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Title: Investigating clinical outcomes in psychotic disorders using an electronic case register
Author: Patel, Rashmi
Awarding Body: King's College London
Current Institution: King's College London (University of London)
Date of Award: 2016
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Background: Psychotic disorders have a lifetime prevalence of around 3% and cost the UK around £10 billion per year. One of the key challenges faced by clinicians in managing these disorders is that it is not possible to predict clinical outcomes or the course of illness. To date, research that has investigated clinical outcomes in psychosis has generally involved patient samples that are relatively modest in size and may be unrepresentative of the patients seen in everyday clinical practice. In many centres, routine clinical information is now recorded in the form of electronic health records (EHRs) rather than in paper case notes. While some of these data comprise responses to specific questions, at present most of the clinical data is still recorded in the form of unstructured free text entries. The large volume of free text means that it is not feasible to manually read through records to identify data of interest in a large sample of patients. However, automated information extraction methods such as natural language processing (NLP) offer the opportunity to quickly extract large volumes of meaningful data from free text EHRs and perform observational research studies in much larger samples than would be possible through direct participant recruitment. Aims of this thesis: To extract and analyse clinical data using NLP from a large electronic case register of patients with psychotic disorders to test the following hypotheses: (i) In people with first episode psychosis (FEP), those who initially present to a service for people at high risk of psychosis will have better outcomes than those who present to conventional services. (ii) Concurrent cannabis use in people with FEP is associated with poor clinical outcomes which are partly mediated by it reducing the effectiveness of treatment with antipsychotic medication (iii) Negative symptoms are common in people with schizophrenia and are associated with worse clinical outcomes. Methods (the same overall approach was used to test all hypotheses): Dataset: South London and Maudsley NHS Trust (SLaM) Biomedical Research Centre (BRC) Case Register. The dataset comprises anonymised EHRs of over 250,000 people who have received mental healthcare from SLaM. NLP development: The software package TextHunter was used. All sentences containing keywords relevant to the constructs investigated were extracted and used to develop NLP applications using a support vector machine learning (SVM) approach. Outcomes: number of days spent in hospital and frequency of hospital admission. Covariates: age, gender, ethnicity, marital status and diagnosis. Statistical analysis: multivariable logistic, negative binomial, linear regression and mediation analysis using STATA. Results: FEP patients who initially presented to high‐risk services (n=2,943): Presentation to a high‐risk service was associated with 17 fewer days spent in hospital (95% CI ‐33.7, ‐0.3) and a lower frequency of admission (incidence rate ratio: 0.49, 0.39‐0.61) in the 24 months following referral, as compared to patients who presented to conventional services. Cannabis in FEP (n=2,026): Concurrent cannabis use was associated with increased frequency of hospital admission (incidence rate ratio 1.50, 1.25‐1.80) and a greater number of days spent in hospital (B coefficient 35.1 days, 12.1‐58.1). An increase in the number of unique antipsychotics prescribed to cannabis users mediated both an increased frequency of hospital admission (natural indirect effect: 1.09, 1.01‐1.18; total effect: 1.50, 1.21‐1.87) and a greater number of days spent in hospital (NIE: 17.9, 2.4‐33.4; TE: 34.8, 11.6‐58.1). Negative symptoms in chronic schizophrenia (n=7,678): 55.7% of people with schizophrenia had at least one negative symptom documented. Among patients with schizophrenia, negative symptoms were associated with increased likelihood of hospital admission (odds ratio 1.24, 95% CI 1.10‐1.39), re‐admission (1.58, 1.28‐1.95) and length of stay (B coefficient 20.5, 7.6‐ 33.5). Conclusions: EHR data can be used to investigate associations between variables assessed during routine care and clinical outcomes in patient samples that are much larger than can be recruited to conventional research studies. Moreover, the specific findings obtained using this approach have a number of implications for healthcare service delivery. First, the finding that engaging first episode patients in the prodromal phase is associated with better outcomes indicates that contact at this stage may not only reduce the risk of developing psychosis, but also improve outcomes in those at high risk who subsequently become psychotic. Secondly, the finding that both cannabis use and negative symptoms in patients with psychosis are independently linked to significantly poorer clinical outcomes highlights the need for the development of effective treatments to reduce cannabis use and ameliorate negative symptoms.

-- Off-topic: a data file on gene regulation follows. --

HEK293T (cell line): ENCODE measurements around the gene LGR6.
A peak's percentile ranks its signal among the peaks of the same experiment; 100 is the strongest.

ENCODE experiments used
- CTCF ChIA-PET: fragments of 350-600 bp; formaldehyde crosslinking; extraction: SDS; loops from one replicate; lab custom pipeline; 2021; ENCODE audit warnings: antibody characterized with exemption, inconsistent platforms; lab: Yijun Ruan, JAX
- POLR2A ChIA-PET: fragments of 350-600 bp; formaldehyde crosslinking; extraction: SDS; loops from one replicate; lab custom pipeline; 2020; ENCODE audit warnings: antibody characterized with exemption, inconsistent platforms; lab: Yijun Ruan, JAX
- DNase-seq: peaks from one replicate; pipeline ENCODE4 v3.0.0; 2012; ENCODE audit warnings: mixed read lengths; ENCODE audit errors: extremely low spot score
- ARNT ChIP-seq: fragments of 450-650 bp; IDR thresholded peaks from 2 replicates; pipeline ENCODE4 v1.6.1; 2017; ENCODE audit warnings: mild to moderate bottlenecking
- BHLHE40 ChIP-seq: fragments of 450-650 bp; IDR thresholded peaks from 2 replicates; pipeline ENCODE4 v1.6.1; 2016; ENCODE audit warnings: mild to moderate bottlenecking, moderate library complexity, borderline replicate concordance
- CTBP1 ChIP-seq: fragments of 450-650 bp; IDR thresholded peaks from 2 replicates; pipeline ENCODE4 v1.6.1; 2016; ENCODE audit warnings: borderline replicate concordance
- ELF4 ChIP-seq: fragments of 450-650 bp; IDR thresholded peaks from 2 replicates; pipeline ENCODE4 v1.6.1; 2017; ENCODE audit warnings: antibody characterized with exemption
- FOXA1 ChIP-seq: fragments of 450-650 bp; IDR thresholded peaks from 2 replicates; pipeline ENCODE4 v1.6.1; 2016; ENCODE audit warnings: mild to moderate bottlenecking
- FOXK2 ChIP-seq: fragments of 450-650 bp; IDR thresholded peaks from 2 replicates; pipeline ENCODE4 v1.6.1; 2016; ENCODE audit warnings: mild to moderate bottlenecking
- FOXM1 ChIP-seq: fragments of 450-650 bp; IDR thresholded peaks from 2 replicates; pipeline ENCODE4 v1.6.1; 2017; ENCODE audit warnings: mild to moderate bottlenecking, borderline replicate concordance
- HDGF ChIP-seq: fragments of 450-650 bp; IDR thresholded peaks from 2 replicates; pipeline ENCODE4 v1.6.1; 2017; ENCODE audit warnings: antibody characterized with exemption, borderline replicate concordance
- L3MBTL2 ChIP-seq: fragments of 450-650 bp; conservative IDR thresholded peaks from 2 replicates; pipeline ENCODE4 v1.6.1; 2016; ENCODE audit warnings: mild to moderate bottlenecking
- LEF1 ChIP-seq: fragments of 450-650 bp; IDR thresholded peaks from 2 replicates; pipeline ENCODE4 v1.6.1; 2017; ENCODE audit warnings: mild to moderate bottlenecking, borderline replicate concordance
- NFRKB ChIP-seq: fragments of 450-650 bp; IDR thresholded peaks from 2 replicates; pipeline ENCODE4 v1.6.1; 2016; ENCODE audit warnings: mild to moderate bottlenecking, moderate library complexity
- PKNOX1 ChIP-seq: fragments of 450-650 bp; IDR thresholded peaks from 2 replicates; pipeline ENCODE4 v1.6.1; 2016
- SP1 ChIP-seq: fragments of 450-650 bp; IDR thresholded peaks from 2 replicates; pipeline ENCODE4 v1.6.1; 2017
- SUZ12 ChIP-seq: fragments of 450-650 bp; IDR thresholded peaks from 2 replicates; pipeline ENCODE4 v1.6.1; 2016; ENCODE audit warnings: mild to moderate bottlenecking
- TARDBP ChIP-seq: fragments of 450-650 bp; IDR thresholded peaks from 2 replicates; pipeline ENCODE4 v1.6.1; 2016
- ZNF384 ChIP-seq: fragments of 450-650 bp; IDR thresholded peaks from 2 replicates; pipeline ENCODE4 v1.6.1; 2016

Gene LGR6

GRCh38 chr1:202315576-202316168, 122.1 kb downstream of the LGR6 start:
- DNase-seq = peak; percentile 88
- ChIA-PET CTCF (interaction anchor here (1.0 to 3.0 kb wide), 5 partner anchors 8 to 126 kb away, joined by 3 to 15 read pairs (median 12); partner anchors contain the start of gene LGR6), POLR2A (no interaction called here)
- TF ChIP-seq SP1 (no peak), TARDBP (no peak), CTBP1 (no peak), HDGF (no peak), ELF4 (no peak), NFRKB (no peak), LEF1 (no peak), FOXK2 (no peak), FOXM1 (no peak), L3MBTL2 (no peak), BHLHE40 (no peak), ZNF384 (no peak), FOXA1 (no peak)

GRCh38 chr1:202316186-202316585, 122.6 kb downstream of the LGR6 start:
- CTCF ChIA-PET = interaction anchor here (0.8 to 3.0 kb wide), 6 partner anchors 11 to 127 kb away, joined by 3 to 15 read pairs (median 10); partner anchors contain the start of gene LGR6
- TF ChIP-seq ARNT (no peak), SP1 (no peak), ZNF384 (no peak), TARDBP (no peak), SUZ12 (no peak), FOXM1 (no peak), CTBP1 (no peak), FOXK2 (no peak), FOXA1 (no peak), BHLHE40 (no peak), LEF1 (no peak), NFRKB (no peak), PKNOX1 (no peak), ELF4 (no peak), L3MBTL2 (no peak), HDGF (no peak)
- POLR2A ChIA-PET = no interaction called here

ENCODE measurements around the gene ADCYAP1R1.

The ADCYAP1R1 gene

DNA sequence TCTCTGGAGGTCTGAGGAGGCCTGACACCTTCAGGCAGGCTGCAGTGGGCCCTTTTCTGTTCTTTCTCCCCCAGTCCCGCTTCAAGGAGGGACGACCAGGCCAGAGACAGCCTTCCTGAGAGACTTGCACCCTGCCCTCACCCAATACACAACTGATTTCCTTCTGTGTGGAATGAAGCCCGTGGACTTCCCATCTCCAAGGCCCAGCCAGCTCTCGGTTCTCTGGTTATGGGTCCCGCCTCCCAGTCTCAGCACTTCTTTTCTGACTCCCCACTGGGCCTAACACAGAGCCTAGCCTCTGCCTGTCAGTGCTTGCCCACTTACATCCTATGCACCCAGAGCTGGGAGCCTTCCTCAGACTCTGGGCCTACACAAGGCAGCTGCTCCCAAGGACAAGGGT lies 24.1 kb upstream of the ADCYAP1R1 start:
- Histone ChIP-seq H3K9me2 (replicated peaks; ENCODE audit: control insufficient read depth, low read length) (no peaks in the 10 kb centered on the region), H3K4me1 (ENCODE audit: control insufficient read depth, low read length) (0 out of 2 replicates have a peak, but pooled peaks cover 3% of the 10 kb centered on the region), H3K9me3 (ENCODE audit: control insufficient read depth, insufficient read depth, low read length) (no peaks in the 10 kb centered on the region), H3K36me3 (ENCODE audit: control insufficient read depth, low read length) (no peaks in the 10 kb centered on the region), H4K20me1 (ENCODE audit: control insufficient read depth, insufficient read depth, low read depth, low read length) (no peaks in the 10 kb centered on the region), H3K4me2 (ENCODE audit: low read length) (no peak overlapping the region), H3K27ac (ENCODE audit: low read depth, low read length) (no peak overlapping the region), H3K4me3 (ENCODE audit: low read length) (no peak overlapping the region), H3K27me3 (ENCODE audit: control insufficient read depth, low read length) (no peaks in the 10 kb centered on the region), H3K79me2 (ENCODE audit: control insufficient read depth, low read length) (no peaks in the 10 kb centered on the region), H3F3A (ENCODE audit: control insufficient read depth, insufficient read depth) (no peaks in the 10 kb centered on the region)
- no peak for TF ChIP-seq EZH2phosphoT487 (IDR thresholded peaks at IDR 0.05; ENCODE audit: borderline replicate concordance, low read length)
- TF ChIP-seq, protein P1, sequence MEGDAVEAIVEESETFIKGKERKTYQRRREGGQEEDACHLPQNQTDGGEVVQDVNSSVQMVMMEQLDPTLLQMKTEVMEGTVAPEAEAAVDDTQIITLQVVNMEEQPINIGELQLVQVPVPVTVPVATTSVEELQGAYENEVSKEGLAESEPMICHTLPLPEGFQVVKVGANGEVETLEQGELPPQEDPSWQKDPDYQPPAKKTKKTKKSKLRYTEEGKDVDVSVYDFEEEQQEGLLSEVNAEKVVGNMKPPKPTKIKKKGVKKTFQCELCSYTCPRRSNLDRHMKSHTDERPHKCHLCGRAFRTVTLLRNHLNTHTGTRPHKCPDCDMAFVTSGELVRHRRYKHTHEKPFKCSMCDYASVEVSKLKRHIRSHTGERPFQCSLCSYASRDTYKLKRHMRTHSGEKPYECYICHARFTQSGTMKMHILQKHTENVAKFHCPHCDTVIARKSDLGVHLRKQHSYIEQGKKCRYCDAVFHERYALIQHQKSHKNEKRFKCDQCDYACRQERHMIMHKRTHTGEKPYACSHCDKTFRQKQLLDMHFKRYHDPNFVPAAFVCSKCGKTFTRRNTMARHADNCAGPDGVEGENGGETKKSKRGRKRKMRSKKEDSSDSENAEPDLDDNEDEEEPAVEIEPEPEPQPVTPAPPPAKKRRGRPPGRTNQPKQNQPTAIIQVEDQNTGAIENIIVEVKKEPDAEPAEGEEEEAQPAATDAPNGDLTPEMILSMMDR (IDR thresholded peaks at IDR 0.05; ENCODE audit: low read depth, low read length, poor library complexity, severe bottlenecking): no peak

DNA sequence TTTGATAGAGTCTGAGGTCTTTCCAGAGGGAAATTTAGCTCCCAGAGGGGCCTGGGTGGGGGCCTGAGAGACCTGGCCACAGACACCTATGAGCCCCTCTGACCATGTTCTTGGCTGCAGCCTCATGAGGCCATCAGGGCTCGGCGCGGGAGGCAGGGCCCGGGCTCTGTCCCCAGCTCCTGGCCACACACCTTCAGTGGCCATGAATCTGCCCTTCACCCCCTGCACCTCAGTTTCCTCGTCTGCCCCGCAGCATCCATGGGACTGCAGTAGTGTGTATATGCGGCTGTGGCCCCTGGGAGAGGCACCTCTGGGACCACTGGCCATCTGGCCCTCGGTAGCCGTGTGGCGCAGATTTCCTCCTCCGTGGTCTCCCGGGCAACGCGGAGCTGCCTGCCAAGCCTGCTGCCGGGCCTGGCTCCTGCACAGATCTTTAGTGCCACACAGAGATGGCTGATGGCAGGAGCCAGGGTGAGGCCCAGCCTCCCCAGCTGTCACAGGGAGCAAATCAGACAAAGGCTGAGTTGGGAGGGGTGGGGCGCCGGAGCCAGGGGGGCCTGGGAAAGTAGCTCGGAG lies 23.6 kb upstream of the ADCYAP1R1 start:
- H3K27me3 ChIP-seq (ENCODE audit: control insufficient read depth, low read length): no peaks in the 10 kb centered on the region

Supervisor: McGuire, Philip ; Stewart, Robert James Sponsor: Not available
Qualification Name: Thesis (Ph.D.) Qualification Level: Doctoral
EThOS ID:  DOI: Not available